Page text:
Bowles, who also serves as the president of the University of North Carolina, called our nation’s rising debt a “cancer” that would “destroy our country.”  Bowles and his co-chair, Republican Alan Simpson, are the only two of the 18 member panel to sign onto the proposals which include raising the social security retirement age, cuts to discretionary spending, and a reduction in popular tax cuts.

Bowles said he is “hopeful” that others will join.

Copyright 2010 ABC News Radio


Will Congress Vote on DREAM Act for Illegal Immigrants in 2010?

Photo Courtesy - ABC News(WASHINGTON) -- They came through for him during a tight re-election campaign in Nevada. Now, Hispanic voters are looking to Senate Majority Leader Harry Reid to return the favor. Reid has promised a Senate vote this year on a small piece of immigration legislation known as the DREAM Act, which would give hundreds of thousands of undocumented immigrants a conditional path to legal residency.

As Congress reconvenes this week for the final session of the year, Reid now has roughly a month to make good on his promise. Many immigrants and immigrant advocates, particularly Hispanics, have been disappointed by Congress' inaction on legislation to address the situation of millions of the country's undocumented immigrants, particularly those who are young children.

Republican opposition to efforts to legalize undocumented immigrants, a packed end-of-year legislative agenda and a bleak track record for controversial bills during lame-duck sessions all cast doubt on chances of the bill's passage this year.

The DREAM Act would grant legal status to immigrants who complete college or at least two years of military service and maintain "good moral character." It would apply to immigrants younger than 36 years old who arrived in the U.S. illegally as children under the supervision of their parents.

But it's unclear whether the administration will push behind the scenes in the weeks ahead to make it a legislative priority. The Congress already faces challenging debates over whether to extend the Bush tax cuts, fund the federal government through 2011, and approve a controversial defense spending bill.

Speaker Nancy Pelosi has decided not to list DREAM Act as a priority for this week, a senior Democratic aide told ABC News. But it could come up after Thanksgiving.

According to the nonpartisan Migration Policy Institute, about 2 million of the nearly 11 million undocumented immigrants currently living in the U.S. could be eligible for legalization under the DREAM Act. The group also estimates, however, that only 825,000 of those immigrants would ultimately take advantage of the law if it were enacted.

Copyright 2010 ABC News Radio


Senator DeMint, 13 Others Pledge to Support Earmark Moratorium

Photo Courtesy - DeMint [dot] Senate [dot] Gov(WASHINGTON) -- When Congress returns to work Monday, a group of Republican senators is going to immediately embark on a controversial effort to ban earmarks, those pet projects that lawmakers tack on to legislation, in an effort to help their home states.  But turning campaign season momentum against earmarks into a full-scale ban is easier said than done.

Leading the anti-pork charge is South Carolina Sen. Jim DeMint, who this week called on his GOP colleagues to vote on Tuesday to change party rules and ban earmarks.

"Republicans will never be able to stand up to the big-spending policies being pushed by President Obama and congressional Democrats if we're addicted to pork," DeMint said.  "And, we're never going to be able to get the American people to give us a second chance if we don't lead by example and stop business as usual."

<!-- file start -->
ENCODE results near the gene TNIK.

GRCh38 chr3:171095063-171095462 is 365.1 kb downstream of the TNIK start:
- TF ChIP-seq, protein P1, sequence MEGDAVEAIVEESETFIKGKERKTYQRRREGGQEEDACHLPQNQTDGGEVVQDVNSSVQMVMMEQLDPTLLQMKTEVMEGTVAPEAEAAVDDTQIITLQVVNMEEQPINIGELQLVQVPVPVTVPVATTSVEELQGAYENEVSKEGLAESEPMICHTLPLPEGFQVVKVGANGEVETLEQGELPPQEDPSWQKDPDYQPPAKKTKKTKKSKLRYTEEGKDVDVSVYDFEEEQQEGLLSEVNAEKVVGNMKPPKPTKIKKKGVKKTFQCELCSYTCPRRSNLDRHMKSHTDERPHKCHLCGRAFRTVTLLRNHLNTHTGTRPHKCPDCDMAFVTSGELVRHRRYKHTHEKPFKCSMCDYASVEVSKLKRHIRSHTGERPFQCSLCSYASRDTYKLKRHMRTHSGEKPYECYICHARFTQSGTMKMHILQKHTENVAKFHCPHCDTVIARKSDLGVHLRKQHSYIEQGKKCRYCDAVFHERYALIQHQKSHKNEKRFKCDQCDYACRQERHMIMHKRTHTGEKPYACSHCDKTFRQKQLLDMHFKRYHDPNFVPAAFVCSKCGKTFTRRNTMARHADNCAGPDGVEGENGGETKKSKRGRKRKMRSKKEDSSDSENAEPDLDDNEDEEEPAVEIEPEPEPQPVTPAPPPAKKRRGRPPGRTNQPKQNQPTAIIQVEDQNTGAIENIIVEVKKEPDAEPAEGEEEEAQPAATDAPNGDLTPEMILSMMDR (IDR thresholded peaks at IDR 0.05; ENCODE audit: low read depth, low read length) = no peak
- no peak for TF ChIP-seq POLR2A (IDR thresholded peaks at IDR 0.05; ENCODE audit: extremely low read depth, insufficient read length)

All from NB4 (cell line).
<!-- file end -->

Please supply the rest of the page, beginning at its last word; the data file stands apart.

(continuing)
DeMint said 13 other GOP senators have pledged to support the earmark moratorium, including a number of newly-elected members.  The 13 senators are Tom Coburn of Oklahoma, John Ensign of Nevada, Mike Enzi of Wyoming, John Cornyn of Texas, Jeff Sessions of Alabama, Bob Corker of Tennessee, Richard Burr of North Carolina, Pat Toomey of Pennsylvania, Marco Rubio of Florida, Rand Paul of Kentucky, Mike Lee of Utah, Kelly Ayotte of New Hampshire, and Ron Johnson of Wisconsin.

On Tuesday, the Senate Republican Conference will vote on whether or not to change internal GOP rules to ban party members from seeking earmarks.

Copyright 2010 ABC News Radio


President Obama to 'Redouble' Effort on Core Principles

Photo Courtesy - ABC News(WASHINGTON) -- En route to Washington after a 10-day trip overseas, President Obama was introspective about his first two years in office.  The president told reporters aboard Air Force One that he had an “obsessive focus” on policy and he will now “redouble” efforts to get back to his core principles. 

Obama said he “neglected” things that matter a lot to Americans in his rush to get major legislation passed. He explained those things as maintaining a bipartisan tone, dealing with earmarks, making sure that policy decisions are fully debated and shaping public opinion.  He can better focus on these principals now, the president explained, because the economy is more stable. 

The president plans to meet with Congressional leadership this week and said he expects that even though his party lost badly in the midterm election, Republicans will work with him to get things done.

Obama repeated his belief that the country can’t afford to extend the Bush tax cuts for people earning more than $250,000 a year.

“I believe it is a mistake for us to borrow $700 billion to make tax cuts permanent for millionaires and billionaires,” he said. 

Reflecting on his stop in Asia, the president said he leaves with the impression that America will need to step up its game because countries across the Asian continent are working to better educate their workforces, rebuild their economies and enter into new markets around the world.

Copyright 2010 ABC News Radio